How long to the first egg with Buckeyes??

Discussion in 'Chicken Behaviors and Egglaying' started by Newtohens, Dec 13, 2013.

  1. Newtohens

    Newtohens Out Of The Brooder

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    Apr 7, 2010
    I was wondering how long it was before Buckeye owners got their first egg? I have 4 Buckeyes and 2 Silver Laced Wyandottes that hatched out June 1st, but I have yet to get an egg. They are 28 weeks old and nothing, I know they need at least 14 hours of light to produce an egg, could the onset of shorter days in fall and winter slowed them down? I have 3 older hens that are all in molt so we have no eggs at the moment. I am getting frustrated and hungry lol.
     
  2. slfarms

    slfarms Chillin' With My Peeps

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    Jul 23, 2013
    Hi newtohens. If your buckeyes are in molt all of the feed is going to developing new feathers. Usually mine take around a month to two months to start back up on egg production. As for the ones that are younger my baby bucks will start laying at 6-7 months. With it being winter you will see a longer delay.
     
    Last edited: Dec 14, 2013
  3. 007medic

    007medic Chillin' With My Peeps

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    Jan 8, 2012
    Hey Newtohens,

    I sympathize with the lack of omelets, lol! But seriously, having kept Buckeyes for some years now (my oldest hen is eight yrs old) I think I can give you a little more information as to the vagaries of hatching, molting and laying. Like slfarms says, 24-28 weeks is usually the window for point of lay in pullets and that window can get a whole lot wider depending on when the pullet was hatched. I've experienced pullets that were hatched in summer that delayed laying until early spring -say, late January/early February. If there's not enough daylight to trigger egg production when the pullet reaches point of lay...well, you get the idea. There is an upside to this delayed onset of lay. The delay permits the pullet to really get some good internal development and size so that when they do start to lay you get a much larger egg and there's fewer stutters at the start of lay. I've noticed these 'late bloomers' tend to end up some of my more productive and reliable layers.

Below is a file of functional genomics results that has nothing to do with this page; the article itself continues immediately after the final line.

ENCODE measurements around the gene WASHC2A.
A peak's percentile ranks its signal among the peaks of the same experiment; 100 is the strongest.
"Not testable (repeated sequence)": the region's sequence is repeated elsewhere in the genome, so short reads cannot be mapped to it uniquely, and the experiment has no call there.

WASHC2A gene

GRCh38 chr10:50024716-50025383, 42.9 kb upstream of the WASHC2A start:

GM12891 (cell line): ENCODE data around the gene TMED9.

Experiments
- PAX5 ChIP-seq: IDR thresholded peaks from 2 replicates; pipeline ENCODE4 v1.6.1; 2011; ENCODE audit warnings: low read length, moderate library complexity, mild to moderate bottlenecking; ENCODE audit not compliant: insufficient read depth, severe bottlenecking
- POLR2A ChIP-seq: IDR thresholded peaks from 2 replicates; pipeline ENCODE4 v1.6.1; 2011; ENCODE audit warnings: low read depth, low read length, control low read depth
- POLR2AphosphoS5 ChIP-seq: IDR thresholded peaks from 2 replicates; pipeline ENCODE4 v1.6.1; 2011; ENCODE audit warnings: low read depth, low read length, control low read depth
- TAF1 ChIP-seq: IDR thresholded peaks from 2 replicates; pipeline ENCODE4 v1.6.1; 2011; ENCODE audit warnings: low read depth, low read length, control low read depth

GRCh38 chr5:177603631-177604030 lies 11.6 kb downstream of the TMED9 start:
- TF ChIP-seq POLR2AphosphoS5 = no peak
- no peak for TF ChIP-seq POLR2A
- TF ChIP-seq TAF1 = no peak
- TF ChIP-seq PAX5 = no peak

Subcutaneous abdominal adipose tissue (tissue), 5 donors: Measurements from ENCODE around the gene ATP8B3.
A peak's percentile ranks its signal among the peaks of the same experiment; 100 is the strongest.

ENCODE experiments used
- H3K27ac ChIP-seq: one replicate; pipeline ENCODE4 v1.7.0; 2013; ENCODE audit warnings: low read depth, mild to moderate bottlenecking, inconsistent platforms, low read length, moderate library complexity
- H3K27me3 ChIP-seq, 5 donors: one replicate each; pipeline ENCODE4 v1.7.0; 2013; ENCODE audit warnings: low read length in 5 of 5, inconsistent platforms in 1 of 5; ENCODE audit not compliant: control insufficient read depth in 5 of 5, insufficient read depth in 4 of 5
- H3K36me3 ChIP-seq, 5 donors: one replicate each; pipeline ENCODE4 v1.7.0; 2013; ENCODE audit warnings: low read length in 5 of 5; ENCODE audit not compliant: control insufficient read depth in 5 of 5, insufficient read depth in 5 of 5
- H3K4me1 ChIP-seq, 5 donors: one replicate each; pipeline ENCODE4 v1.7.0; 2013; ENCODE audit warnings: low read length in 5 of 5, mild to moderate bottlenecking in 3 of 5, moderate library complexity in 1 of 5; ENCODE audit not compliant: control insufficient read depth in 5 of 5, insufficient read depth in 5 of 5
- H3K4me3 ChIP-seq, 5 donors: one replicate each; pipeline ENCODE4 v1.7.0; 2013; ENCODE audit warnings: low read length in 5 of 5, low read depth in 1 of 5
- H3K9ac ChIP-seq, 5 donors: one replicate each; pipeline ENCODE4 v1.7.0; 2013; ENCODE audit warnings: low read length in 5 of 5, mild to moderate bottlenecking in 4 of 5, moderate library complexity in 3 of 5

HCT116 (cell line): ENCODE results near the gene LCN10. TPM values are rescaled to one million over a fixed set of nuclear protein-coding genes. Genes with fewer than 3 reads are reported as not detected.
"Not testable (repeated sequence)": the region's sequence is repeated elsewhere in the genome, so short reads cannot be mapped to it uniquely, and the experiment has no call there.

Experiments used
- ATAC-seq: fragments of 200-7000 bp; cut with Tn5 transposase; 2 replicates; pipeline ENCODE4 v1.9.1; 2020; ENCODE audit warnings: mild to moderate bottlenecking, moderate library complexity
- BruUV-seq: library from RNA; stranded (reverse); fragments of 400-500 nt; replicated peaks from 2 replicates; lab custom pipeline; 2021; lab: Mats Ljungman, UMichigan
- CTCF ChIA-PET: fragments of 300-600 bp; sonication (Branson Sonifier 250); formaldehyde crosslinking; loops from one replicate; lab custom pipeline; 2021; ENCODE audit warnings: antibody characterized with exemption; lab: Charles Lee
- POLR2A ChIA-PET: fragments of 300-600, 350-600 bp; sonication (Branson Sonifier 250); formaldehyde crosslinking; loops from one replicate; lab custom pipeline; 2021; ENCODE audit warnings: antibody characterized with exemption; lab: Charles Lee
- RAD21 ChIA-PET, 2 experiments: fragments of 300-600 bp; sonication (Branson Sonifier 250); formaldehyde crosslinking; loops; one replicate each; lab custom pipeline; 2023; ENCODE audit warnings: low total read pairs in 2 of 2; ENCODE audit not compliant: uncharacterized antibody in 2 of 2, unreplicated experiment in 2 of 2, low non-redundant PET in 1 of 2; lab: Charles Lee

Now with molting, like slfarms says four to eight weeks (and if it's one of your older girls, as much as twelve weeks) is the type of break you can expect from laying. Hopefully you'll have good molting birds that will drop all their feathers at a whack and get back to the business of laying tout de suite. At our place here, I've noticed that pullets hatched to reach point of lay in or about August/September will lay well straight through the winter. Right now we've got about eight such pullets laying in a coop along with seven of the older (3-4 years old) girls and we're getting 7-10 eggs a day out of that coop. The older girls are laying (to the best of my discernment) 1-2 eggs a week at this time so close to winter solstice and no artificial light to supplement. The pullets on the other hand are laying closer to 3-5 eggs a week.

    Hope this helps.
     
  4. Newtohens

    Newtohens Out Of The Brooder

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    Apr 7, 2010
    Thanks for the insight. My older hens are 3 years old and all started laying around 20 weeks, but they are all molting so I was hoping for some production from my 28 week old pullets. So I guess I will just have to wait it out a bit longer, but it seems as thought Buckeyes take a little longer to start producing and I hope your right about them developing better and become more productive down the line. Thanks again.
     

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